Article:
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JSDay 2014: Recap and Highlights

I’m fresh off the plane from JSDay in Italy, where I met a bunch of smart, inspiring people, and learned that JavaScript is even more capable than I thought it was. This coming from a JS fanboy, mind you. Though I learned something from every session I attended, here are some favorites that were particularly enjoyable:

Mark Boas talked about his work with Hyperaudio, which links multimedia with timestamped transcripts. This enables interesting interplay between a video and its underlying text. He demonstrated how easy it to search for a phrase in a transcribed speech, and automatically produce a highlight reel for just that word or phrase. Hypermedia makes media part of the crawl-able, programmatic web. It breaks audio and video out of their black boxes (ahem, looking at you, embed tag), and enables their usage in an algorithmic manner.

Rob Ashton spoke about NPM and Browserify, which is a front-end package manager. The most interesting part of the talk, however, was his discussion of require statements that can quickly get out of hand. If any of your require statements include lots of directory dots and backslashes, you probably have some refactoring to do. Rob makes the argument that “every relative path is a module crying to get out.” Essentially, requiring modules from far away in your application means that that code serves an important purpose beyond its immediate directory. Try abstracting it into a more generalized module, and you may be surprised at its benefits in many applications.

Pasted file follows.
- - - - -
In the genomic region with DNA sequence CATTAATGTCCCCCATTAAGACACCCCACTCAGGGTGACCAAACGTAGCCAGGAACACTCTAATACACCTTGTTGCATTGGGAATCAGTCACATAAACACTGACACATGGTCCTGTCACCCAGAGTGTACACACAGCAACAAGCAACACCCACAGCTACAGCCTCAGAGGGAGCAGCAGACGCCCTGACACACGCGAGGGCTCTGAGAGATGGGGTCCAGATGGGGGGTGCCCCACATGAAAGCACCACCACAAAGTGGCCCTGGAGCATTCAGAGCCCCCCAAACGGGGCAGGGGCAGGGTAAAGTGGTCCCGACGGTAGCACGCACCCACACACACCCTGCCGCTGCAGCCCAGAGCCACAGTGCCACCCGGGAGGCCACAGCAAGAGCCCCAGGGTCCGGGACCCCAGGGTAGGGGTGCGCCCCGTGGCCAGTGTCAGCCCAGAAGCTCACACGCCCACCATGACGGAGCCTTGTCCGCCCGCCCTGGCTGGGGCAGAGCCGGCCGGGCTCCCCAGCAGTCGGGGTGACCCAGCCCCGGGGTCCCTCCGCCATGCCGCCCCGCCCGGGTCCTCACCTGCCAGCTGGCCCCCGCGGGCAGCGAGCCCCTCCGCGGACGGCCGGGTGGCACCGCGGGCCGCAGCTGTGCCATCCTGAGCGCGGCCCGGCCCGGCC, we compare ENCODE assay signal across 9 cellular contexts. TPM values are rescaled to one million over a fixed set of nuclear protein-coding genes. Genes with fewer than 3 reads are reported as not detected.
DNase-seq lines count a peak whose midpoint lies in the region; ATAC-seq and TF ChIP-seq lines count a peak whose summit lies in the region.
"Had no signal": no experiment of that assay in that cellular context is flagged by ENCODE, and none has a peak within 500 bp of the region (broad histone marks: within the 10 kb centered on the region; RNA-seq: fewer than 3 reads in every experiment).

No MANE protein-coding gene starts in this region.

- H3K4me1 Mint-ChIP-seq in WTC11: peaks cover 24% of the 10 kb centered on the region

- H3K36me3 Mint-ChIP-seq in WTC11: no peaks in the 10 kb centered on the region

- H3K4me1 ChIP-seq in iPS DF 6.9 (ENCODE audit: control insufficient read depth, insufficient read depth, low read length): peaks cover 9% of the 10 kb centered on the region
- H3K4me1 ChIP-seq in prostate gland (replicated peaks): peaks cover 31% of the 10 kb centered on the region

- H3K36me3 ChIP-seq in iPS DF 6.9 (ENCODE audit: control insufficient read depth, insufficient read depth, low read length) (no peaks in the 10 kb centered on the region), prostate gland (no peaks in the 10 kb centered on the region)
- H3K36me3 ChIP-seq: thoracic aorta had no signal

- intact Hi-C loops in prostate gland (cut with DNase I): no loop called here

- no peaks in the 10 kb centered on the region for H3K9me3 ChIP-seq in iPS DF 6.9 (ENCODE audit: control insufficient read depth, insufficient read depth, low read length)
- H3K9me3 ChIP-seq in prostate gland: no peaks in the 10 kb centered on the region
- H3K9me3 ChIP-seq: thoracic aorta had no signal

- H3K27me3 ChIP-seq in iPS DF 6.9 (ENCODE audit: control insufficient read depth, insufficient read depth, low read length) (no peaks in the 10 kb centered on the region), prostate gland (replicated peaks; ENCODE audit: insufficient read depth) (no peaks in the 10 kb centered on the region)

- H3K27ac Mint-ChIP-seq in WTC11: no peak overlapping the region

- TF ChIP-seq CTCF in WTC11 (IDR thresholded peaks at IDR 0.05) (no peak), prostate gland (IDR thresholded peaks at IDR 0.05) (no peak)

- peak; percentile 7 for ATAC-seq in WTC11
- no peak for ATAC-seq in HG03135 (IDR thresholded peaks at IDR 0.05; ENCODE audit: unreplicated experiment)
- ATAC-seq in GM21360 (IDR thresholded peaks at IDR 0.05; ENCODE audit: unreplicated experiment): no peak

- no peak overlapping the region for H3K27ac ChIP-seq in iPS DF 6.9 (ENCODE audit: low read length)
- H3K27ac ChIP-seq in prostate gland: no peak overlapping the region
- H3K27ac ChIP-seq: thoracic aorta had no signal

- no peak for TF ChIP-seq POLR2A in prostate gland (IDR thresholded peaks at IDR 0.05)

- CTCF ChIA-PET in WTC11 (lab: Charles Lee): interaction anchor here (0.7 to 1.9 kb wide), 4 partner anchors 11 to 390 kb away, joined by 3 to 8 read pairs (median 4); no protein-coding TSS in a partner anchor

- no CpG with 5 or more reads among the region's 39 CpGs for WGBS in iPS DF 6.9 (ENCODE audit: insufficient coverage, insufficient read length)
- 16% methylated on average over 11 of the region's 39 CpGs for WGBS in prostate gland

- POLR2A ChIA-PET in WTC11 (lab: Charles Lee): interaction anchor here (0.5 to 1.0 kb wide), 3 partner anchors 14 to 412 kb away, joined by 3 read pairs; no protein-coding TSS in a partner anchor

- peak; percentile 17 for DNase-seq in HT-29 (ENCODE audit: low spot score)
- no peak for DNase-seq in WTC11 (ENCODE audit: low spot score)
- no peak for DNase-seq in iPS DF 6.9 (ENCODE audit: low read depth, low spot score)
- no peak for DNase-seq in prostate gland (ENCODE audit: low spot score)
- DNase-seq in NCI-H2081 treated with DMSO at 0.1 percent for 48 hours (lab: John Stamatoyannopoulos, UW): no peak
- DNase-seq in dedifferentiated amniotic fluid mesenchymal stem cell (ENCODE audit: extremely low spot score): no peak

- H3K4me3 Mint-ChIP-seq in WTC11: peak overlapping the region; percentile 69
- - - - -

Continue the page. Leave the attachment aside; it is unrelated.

Federico Galassi gave a talk titled “JavaScript and All Its Asynchronous Beasts,” and it’s one I look forward to watching a few times once the video is up. He covered a lot of ground about how to manage the asynchronous nature of JavaScript, something I’m sure all of us struggle with from time to time. Say you have a messy nest of callbacks that looks like this:

function() {
  refuel(function() {
    startEngine(function() {
      takeOff();
    });
  });
};

We don’t want each one to run until its predecessor has finished, so in the past we’ve resorted to stacking callbacks like in the code above. ES6 generators help solve this problem by enabling blocking functions:

function* () {
    yield refuel();
    yield startEngine();
    yield takeOff();
}

In this code, calls to the parent function will stop at each yield statement until told to progress (using the next() statement).

Last but not least, Enrico "Catodo" Zimuel gave a fascinating talk about “Generative Art in JavaScript.” Not only did he open the speech with a badass audiovisual performance piece, but he cited some of the more famous recent examples of software art. (My BA is in art history, and since I now write software for a living, I found this combination of the two fields fascinating and rather beautiful). He introduced timbre.js, a JavaScript library for sound programming. It lets you do awesome things like programmatically generate sounds at specific frequencies, and with varying effects. Check out the documentation for a full list of features.

I was very impressed with the quality of the speakers at JSDay 2014, and am honored to have spoken among them. Thanks to the conference organizers and all the great people I met in Italy. Until next time, ciao!